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Queen ‘struggling to stand’ as monarch’s aides desperate to avoid ‘awkward’ duties

Queen ‘struggling to stand’ says Jobson

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The 95-year-old monarch travelled to Scotland on July 21 as part of her summer retreat but has not appeared at public events since travelling. The Queen has faced episodic mobility issues since last autumn and now regularly uses a walking stick, with some of her official engagements this year shorter in length then would have been expected. Royal expert Robert Jobson has said it would be “significant” if the Queen did not go to the Braemar Gathering on September 3.

Speaking to the Australian morning show Sunrise, Mr Jobson said: “I think it will be significant if she doesn’t attend.

“I understand she’s trying to work out ways to get in but the fact is that with the mobility she’s got, she’s struggling to stand on her feet.

“It’s difficult and also she’ll be in a position where you’re standing for quite some time.

“It’s quite awkward for her.

“I know she wants to go. We’ve seen all the developments lately which have led to all this speculation.”

The Queen missed much of her Platinum Jubilee celebrations during the extended Bank Holiday weekend in June but did make two separate brief appearances on the Buckingham Palace balcony.

She is also expected to break her summer holiday and travel back to England to hold audiences with the outgoing Prime Minister Boris Johnson and his successor in early September.

Despite health concerns, the Queen is unlikely to hand over the monarchy.

Queen needs break from royal drama amid health concerns says expert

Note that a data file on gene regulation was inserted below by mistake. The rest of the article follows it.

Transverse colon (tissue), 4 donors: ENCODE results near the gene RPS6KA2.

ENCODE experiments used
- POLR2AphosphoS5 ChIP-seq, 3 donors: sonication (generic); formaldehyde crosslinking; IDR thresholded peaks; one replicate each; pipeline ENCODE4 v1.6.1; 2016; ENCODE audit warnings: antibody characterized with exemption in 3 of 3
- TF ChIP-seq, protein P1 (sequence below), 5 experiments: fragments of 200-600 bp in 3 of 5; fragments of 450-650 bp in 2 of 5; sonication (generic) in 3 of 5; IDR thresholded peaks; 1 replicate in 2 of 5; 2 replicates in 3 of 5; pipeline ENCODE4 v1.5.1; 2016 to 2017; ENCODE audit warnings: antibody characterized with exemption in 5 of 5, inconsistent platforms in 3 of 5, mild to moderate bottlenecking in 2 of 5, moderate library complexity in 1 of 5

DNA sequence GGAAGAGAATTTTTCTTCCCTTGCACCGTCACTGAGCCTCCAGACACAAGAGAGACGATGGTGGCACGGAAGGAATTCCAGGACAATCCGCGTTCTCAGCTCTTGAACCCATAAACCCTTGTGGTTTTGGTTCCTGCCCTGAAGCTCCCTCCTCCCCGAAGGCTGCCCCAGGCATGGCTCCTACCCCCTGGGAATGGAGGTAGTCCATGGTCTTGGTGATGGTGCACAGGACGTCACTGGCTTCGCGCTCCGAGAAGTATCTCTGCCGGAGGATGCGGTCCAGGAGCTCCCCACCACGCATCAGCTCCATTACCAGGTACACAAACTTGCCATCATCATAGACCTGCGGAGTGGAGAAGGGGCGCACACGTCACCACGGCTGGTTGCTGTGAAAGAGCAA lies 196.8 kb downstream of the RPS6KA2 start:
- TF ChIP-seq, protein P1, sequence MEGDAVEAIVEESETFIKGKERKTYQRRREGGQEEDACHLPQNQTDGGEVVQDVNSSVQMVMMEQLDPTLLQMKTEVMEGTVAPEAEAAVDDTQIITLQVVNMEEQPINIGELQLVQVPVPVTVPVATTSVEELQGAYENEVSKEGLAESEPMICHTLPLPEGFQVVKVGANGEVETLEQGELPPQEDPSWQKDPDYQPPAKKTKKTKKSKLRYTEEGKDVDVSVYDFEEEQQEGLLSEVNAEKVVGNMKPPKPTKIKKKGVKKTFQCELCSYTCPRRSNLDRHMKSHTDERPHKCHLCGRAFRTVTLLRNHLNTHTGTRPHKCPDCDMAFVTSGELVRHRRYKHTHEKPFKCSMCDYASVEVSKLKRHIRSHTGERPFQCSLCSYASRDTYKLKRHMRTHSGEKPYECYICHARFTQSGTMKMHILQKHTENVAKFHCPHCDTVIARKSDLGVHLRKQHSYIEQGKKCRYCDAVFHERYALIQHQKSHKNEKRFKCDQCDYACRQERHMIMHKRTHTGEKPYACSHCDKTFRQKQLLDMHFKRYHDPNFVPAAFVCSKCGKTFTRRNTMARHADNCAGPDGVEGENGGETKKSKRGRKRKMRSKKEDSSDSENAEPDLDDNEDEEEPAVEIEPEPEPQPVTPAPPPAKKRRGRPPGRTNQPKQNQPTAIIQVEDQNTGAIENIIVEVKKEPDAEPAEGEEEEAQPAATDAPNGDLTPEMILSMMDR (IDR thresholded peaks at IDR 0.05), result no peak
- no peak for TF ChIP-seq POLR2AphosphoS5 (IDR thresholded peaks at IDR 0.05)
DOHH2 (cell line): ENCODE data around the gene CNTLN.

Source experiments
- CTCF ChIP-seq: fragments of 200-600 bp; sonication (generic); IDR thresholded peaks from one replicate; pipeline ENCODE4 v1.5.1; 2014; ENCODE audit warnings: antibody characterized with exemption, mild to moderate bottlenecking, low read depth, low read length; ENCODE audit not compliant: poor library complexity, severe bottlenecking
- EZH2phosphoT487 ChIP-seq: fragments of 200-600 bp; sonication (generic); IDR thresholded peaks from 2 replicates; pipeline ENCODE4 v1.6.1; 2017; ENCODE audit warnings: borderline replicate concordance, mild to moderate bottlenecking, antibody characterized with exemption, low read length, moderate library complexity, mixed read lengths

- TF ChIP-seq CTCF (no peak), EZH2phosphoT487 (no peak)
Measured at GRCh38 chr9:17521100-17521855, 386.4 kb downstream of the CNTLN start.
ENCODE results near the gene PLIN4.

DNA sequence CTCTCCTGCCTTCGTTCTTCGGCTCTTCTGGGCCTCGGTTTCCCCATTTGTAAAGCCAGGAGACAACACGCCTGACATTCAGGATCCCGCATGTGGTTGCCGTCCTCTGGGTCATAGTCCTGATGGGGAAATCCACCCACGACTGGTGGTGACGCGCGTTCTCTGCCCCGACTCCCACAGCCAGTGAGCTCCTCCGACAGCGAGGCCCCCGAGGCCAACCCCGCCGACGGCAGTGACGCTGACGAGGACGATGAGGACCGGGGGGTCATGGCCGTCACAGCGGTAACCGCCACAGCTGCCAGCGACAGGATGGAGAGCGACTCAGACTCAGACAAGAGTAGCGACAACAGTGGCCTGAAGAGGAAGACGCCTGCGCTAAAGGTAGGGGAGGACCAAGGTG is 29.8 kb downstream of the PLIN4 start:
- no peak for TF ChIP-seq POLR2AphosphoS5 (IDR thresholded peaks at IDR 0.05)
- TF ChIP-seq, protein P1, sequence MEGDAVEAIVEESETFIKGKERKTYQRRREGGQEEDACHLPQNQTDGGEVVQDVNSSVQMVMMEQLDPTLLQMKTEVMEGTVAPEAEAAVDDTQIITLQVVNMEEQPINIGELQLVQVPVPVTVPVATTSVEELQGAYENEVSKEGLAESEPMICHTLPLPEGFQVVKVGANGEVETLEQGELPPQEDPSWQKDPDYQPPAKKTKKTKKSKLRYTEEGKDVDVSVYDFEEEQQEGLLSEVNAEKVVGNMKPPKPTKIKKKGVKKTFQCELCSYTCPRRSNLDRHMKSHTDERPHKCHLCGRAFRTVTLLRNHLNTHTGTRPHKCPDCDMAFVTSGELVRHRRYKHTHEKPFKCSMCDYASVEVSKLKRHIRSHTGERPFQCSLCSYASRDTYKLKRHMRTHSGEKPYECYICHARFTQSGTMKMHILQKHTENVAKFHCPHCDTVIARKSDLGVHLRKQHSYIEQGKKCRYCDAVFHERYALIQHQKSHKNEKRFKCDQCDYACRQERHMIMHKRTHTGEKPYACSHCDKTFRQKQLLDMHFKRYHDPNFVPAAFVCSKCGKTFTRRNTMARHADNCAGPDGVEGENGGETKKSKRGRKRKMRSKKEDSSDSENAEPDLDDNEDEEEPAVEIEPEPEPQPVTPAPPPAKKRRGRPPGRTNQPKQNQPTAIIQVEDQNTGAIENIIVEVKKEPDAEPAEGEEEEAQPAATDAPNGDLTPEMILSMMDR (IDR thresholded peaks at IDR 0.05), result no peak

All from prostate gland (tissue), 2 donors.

After becoming the longest-reigning British Monarch in 2015 as she surpassed the reign of her great-great-grandmother Victoria.

Royal expert Jonathan Sacerdoti has claimed the Queen is “unlikely” to have the crown over to Prince Charles.

Speaking to Express.co.uk, Mr Sacerdoti said: “I think it would be wrong of us to second guess that especially at the moment when the Queen is going through a period of rest.

“I also think that it’s unlikely that she would abdicate.

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“She’s always been very clear that that is not part of how she sees the role.

“But it is true that she started to share more of the duties and more publicly so with other members of the family.

“I do think it’s a sensible and natural part of that, Prince Charles should be doing more.

“When he accompanies her to the state opening of Parliament even before Prince Philip had passed, we saw in a way he learned on the job.

“I think that’s one of the features that work so well with a hereditary head of state.”

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